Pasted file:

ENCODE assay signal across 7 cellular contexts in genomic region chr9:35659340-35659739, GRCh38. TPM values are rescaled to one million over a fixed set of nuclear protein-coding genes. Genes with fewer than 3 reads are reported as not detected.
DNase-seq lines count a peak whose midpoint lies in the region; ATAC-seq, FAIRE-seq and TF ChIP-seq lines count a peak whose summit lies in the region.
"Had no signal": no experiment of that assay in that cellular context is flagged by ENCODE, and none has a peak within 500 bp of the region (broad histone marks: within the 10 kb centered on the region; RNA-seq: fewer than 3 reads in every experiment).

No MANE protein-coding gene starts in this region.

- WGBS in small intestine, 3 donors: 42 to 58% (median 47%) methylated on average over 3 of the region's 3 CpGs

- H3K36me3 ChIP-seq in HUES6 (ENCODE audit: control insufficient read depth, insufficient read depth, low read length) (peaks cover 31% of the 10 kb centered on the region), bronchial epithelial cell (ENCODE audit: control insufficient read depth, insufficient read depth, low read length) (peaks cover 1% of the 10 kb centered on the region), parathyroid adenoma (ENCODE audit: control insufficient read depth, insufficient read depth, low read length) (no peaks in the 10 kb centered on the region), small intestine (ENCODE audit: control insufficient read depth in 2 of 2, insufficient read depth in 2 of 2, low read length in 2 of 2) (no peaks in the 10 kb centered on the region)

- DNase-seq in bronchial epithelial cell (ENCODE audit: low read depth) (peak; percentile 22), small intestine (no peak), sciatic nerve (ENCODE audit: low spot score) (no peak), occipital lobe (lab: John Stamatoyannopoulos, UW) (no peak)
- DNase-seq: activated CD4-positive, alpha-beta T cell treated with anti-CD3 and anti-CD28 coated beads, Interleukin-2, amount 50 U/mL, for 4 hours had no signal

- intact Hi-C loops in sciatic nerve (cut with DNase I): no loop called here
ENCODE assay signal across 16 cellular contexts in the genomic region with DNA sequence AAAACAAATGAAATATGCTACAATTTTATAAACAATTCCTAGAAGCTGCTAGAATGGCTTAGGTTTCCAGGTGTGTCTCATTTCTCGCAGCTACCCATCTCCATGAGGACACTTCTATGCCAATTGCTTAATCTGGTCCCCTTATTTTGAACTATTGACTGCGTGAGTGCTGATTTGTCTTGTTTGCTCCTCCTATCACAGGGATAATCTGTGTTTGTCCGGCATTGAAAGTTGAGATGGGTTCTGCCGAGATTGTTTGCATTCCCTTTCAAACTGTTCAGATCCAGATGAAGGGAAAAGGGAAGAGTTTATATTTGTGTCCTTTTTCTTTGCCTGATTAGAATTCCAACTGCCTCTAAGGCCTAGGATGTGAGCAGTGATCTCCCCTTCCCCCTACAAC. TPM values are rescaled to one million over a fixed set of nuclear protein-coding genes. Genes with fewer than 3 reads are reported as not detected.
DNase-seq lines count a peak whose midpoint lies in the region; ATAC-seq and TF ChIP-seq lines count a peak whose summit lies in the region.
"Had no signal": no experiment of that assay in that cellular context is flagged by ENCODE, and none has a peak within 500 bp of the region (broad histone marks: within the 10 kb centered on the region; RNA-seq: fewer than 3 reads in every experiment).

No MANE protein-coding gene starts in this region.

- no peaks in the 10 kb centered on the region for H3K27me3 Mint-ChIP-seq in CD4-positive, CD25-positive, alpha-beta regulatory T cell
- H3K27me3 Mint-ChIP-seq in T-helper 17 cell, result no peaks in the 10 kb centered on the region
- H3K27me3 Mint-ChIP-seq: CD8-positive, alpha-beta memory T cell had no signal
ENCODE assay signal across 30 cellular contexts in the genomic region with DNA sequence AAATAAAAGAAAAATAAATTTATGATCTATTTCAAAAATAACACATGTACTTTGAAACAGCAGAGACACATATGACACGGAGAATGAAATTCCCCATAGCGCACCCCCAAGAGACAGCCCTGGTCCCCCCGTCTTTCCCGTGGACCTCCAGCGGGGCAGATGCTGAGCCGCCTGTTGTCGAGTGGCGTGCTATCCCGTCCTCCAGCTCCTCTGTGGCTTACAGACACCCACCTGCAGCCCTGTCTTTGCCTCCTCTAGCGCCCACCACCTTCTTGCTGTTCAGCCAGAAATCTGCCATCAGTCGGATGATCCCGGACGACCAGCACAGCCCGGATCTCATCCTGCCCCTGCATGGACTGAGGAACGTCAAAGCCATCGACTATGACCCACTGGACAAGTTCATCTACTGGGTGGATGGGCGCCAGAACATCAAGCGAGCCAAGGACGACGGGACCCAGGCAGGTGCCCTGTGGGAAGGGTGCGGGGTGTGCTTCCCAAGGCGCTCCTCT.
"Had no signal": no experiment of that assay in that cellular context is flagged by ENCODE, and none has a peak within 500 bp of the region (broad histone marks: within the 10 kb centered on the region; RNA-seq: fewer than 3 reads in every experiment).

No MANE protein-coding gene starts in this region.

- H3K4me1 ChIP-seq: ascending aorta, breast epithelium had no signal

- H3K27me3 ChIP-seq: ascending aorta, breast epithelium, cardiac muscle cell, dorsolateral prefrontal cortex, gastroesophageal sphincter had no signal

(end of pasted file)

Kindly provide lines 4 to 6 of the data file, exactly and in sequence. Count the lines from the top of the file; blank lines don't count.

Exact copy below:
No MANE protein-coding gene starts in this region.

- WGBS in small intestine, 3 donors: 42 to 58% (median 47%) methylated on average over 3 of the region's 3 CpGs

- H3K36me3 ChIP-seq in HUES6 (ENCODE audit: control insufficient read depth, insufficient read depth, low read length) (peaks cover 31% of the 10 kb centered on the region), bronchial epithelial cell (ENCODE audit: control insufficient read depth, insufficient read depth, low read length) (peaks cover 1% of the 10 kb centered on the region), parathyroid adenoma (ENCODE audit: control insufficient read depth, insufficient read depth, low read length) (no peaks in the 10 kb centered on the region), small intestine (ENCODE audit: control insufficient read depth in 2 of 2, insufficient read depth in 2 of 2, low read length in 2 of 2) (no peaks in the 10 kb centered on the region)